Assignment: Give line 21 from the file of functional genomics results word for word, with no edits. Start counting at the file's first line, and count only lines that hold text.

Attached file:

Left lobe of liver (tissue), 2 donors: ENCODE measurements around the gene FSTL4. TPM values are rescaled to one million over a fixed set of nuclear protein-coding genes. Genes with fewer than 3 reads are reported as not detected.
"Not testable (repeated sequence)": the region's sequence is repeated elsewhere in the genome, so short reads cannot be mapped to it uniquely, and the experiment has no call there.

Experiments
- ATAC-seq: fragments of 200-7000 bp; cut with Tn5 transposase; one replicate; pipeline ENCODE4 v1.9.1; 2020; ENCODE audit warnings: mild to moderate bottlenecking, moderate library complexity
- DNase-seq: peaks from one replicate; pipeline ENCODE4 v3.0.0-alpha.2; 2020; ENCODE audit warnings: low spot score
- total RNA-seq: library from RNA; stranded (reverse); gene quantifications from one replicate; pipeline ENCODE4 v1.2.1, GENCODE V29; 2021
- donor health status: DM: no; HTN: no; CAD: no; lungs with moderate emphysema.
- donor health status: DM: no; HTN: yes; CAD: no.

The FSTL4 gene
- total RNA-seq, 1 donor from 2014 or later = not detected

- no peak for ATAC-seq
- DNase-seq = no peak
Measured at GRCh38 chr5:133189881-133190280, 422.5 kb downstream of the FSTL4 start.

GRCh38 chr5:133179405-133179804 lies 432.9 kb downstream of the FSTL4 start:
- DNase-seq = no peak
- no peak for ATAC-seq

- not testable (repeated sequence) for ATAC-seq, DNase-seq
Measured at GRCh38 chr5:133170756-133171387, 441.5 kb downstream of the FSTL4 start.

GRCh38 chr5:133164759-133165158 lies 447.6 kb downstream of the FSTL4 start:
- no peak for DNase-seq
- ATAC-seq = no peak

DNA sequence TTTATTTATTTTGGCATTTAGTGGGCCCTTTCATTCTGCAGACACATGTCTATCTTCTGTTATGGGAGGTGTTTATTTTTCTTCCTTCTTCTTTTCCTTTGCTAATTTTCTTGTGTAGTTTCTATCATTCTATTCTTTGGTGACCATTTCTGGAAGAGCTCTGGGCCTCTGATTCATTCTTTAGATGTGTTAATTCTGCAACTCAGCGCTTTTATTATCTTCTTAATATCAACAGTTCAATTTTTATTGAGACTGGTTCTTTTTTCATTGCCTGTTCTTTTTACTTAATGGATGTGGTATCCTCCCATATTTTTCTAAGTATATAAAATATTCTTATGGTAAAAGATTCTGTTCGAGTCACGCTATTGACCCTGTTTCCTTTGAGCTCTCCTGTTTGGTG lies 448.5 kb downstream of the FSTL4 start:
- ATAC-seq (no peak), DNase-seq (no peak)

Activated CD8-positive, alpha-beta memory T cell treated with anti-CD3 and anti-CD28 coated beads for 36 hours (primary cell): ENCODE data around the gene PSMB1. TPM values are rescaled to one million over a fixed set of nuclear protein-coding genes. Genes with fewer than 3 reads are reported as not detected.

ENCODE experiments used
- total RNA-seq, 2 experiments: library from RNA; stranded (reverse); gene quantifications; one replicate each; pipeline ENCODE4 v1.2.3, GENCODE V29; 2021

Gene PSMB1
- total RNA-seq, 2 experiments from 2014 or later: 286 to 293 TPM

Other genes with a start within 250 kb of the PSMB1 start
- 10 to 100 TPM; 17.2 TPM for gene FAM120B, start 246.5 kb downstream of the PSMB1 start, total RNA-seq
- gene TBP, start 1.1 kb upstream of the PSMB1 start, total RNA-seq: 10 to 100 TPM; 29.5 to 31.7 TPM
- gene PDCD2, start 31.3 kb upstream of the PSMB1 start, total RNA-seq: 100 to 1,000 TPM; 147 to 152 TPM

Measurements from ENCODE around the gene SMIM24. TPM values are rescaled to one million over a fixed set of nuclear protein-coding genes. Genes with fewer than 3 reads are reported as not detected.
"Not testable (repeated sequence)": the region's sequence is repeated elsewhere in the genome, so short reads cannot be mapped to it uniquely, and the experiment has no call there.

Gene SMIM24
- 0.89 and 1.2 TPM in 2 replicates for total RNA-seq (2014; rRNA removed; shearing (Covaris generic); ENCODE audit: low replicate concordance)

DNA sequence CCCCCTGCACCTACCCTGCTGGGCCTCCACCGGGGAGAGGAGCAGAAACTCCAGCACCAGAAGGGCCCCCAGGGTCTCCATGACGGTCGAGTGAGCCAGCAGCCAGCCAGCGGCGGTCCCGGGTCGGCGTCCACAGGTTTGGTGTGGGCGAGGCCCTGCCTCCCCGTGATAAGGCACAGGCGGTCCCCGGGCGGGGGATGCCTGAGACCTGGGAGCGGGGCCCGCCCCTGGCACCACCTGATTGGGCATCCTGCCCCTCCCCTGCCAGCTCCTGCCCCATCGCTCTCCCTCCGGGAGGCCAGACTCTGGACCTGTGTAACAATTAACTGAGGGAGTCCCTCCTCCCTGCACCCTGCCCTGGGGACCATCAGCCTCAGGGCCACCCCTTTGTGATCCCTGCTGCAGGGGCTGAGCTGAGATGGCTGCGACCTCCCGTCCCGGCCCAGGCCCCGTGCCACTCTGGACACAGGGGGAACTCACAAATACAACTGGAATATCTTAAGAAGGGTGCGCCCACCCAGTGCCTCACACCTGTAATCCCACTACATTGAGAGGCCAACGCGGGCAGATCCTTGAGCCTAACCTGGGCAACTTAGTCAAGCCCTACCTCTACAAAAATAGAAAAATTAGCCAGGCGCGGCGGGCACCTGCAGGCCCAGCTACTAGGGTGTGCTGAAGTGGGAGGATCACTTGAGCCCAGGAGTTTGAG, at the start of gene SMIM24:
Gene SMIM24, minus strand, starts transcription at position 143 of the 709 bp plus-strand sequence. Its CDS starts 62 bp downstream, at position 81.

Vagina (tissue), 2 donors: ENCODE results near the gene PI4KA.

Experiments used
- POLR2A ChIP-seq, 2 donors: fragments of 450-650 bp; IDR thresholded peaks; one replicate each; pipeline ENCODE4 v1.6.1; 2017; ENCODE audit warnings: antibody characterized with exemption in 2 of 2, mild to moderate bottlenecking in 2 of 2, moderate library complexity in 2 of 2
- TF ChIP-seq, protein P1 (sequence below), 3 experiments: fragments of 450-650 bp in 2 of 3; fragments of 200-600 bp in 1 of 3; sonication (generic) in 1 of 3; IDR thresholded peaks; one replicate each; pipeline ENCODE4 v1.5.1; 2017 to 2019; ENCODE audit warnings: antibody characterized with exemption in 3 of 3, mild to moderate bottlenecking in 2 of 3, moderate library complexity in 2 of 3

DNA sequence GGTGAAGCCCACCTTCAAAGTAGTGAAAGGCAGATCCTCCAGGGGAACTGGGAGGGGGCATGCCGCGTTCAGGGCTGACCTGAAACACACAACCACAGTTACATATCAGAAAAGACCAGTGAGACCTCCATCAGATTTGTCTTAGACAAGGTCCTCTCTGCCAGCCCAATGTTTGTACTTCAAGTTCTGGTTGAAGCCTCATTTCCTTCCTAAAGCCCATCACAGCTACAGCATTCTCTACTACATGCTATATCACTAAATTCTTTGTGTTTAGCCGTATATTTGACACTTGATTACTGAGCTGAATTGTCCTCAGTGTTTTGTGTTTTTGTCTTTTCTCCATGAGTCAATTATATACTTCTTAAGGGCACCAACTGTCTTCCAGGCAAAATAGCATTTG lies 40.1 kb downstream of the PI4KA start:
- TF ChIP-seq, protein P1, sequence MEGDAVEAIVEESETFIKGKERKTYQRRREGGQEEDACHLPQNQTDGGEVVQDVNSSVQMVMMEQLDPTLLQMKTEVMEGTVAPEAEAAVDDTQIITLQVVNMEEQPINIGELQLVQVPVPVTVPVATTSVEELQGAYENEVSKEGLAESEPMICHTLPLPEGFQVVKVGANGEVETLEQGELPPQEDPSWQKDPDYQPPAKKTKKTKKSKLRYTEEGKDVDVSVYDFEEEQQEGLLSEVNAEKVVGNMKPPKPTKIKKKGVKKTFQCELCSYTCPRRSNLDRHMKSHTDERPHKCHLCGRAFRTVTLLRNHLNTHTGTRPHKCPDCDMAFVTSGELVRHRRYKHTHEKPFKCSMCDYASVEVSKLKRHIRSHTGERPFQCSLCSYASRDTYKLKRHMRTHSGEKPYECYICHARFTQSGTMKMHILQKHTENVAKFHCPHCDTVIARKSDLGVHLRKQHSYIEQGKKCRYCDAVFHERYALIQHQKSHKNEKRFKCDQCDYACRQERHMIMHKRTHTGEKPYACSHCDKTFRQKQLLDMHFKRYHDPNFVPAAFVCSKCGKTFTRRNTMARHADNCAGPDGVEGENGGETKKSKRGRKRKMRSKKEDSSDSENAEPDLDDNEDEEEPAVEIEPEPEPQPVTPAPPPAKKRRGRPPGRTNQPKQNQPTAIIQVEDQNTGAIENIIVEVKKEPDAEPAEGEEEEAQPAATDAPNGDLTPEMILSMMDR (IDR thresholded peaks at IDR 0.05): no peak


- ATAC-seq = no peak